The National Conference local consultations have provided a tremendous insight into the hopes, fears and visions of the Libyan people for a way forwards. The next phase of the National Conference is the distillation of the thousands of pages of reports into a full and final report with national conclusions and recommendations, to support the next steps out of transition.
The date and the venue of the final event will be determined soon.
Political progress is linked to the absence of military activity on the ground. Regrettably, the last two months have been marked by military actions and violent developments; diverting attention and draining some of the momentum we had gained.
First, in the eastern city of Derna, where the Libyan National Army moved to take control of the city, leading to two months of battle. The conflict ignited divides across the country, and though the LNA is now in control of the city, small-scale fighting is still ongoing.
Then, we had the events in the Oil Crescent.
On the 14 June, a coalition of armed groups, reported to include foreign mercenaries, attempted to seize control of the facilities in the Oil Crescent region. They successfully captured the facilities, at the cost of numerous casualties and significant damage to critical infrastructure. The Libyan National Army recaptured the area within a week, in a move most expected to reinstate the status-quo, where the management of the fields would be reverted to the internationally recognized National Oil Corporation, which functions under the Government of National Accord.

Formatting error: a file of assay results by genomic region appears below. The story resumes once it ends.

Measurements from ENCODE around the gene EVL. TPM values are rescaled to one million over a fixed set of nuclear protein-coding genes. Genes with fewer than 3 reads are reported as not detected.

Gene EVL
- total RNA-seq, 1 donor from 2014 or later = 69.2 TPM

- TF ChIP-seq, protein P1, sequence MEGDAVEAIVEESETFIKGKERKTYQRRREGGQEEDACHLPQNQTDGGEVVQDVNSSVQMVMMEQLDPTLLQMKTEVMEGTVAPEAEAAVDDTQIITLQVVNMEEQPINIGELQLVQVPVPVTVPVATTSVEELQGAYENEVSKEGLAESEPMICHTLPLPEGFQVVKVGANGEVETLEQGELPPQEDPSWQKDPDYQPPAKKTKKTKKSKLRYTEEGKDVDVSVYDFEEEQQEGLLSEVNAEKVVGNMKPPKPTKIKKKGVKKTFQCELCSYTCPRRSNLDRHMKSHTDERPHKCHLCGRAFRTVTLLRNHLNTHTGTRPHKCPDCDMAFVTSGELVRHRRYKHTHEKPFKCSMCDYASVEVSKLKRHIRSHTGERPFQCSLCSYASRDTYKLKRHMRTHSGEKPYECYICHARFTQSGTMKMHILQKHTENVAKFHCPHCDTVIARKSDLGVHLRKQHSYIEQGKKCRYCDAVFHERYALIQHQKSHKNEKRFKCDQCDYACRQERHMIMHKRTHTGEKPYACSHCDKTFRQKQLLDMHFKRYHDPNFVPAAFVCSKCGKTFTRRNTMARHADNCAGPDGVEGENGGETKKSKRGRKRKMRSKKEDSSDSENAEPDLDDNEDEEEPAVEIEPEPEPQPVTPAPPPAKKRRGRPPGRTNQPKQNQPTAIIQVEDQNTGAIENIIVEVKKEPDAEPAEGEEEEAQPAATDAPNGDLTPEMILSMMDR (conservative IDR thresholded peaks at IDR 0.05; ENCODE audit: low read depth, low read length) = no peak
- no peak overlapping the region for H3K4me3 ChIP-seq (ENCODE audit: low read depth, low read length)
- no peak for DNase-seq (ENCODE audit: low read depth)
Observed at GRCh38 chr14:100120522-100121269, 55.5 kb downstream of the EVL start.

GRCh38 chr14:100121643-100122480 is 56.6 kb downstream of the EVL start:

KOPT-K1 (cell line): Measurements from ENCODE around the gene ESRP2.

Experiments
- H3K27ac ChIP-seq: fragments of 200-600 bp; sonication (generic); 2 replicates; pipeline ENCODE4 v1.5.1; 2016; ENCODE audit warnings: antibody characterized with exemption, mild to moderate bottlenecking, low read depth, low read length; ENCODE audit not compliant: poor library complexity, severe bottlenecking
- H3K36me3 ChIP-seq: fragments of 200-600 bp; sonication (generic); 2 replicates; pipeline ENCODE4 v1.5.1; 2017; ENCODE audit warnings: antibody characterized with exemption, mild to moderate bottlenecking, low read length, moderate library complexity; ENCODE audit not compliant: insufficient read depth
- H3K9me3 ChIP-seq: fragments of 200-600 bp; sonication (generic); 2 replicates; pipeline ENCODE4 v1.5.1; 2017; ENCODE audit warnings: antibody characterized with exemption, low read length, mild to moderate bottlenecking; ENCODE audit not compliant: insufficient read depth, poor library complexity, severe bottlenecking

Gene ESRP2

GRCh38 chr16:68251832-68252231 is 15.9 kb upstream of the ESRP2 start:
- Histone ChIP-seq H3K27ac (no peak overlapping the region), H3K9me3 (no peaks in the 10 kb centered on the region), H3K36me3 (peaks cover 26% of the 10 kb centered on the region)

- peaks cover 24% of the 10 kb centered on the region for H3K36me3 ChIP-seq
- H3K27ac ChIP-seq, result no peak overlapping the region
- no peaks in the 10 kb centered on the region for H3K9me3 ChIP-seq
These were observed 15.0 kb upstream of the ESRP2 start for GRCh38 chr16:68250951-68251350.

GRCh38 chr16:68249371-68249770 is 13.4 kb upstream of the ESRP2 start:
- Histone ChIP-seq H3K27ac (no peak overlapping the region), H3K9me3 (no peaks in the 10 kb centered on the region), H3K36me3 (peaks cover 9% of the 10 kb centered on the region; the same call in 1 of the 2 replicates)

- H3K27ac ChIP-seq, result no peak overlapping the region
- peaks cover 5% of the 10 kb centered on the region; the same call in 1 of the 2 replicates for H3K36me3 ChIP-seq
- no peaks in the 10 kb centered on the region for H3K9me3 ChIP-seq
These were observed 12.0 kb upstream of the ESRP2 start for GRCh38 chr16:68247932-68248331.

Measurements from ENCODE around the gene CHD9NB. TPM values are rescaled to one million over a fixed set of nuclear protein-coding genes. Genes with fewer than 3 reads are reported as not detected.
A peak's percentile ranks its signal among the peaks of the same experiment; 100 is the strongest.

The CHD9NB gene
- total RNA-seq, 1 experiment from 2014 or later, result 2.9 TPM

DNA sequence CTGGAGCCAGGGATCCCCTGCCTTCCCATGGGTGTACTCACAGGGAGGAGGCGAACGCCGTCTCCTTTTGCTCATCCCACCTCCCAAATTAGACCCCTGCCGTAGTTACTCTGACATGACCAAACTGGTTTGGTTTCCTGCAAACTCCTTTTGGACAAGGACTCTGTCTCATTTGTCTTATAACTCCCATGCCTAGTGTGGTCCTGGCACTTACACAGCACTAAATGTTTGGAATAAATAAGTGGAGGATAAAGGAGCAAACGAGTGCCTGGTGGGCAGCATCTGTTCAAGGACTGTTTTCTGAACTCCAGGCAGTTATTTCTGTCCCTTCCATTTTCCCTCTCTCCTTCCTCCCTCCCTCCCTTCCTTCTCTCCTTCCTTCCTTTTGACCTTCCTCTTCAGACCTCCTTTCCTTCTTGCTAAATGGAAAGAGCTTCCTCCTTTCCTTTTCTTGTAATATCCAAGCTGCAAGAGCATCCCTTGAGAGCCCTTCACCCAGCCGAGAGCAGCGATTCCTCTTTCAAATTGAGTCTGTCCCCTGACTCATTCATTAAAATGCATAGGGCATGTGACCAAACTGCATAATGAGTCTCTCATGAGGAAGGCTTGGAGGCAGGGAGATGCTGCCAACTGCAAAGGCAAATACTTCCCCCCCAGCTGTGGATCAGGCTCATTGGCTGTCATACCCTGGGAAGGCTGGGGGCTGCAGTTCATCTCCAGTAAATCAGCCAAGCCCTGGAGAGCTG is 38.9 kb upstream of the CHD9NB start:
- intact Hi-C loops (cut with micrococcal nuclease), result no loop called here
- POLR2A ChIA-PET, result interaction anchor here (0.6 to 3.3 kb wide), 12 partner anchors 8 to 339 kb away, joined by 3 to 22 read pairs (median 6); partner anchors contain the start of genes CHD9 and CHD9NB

However, on the 25 of June the Libyan National Army announced that it would transfer management of the oil facilities in the Oil Crescent and of other areas under its control to a non-recognized National Oil Corporation that exists in the East under a parallel authority.
Subsequently, the official National Oil Corporation instituted force majeure upon the oil terminals in Sidra, Ras Lanuf, Hariga and Zuetina. As a result, 850,000 barrels per day of crude oil were blocked from being exported. It is estimated that Libya lost over 900 million US dollars.
The course of events drove a wedge though the middle of the country, deepening division between institutions and regions.
The Secretary General released a statement on the matter, and reminded all of the applicable Security Council resolutions, while offering the good offices of the United Nations.
I have spent the last two weeks reaching out to the various Libyan actors, shuttling to find a solution to this misguided crisis. I was not alone in this; the efforts and support of many Libyans, and numerous member states were invaluable.
On the 11th of July, control reverted to the National Oil Corporation, and production resumed. The end of the immediate crisis has brought a collective sigh of relief; but it is not the end of the matter.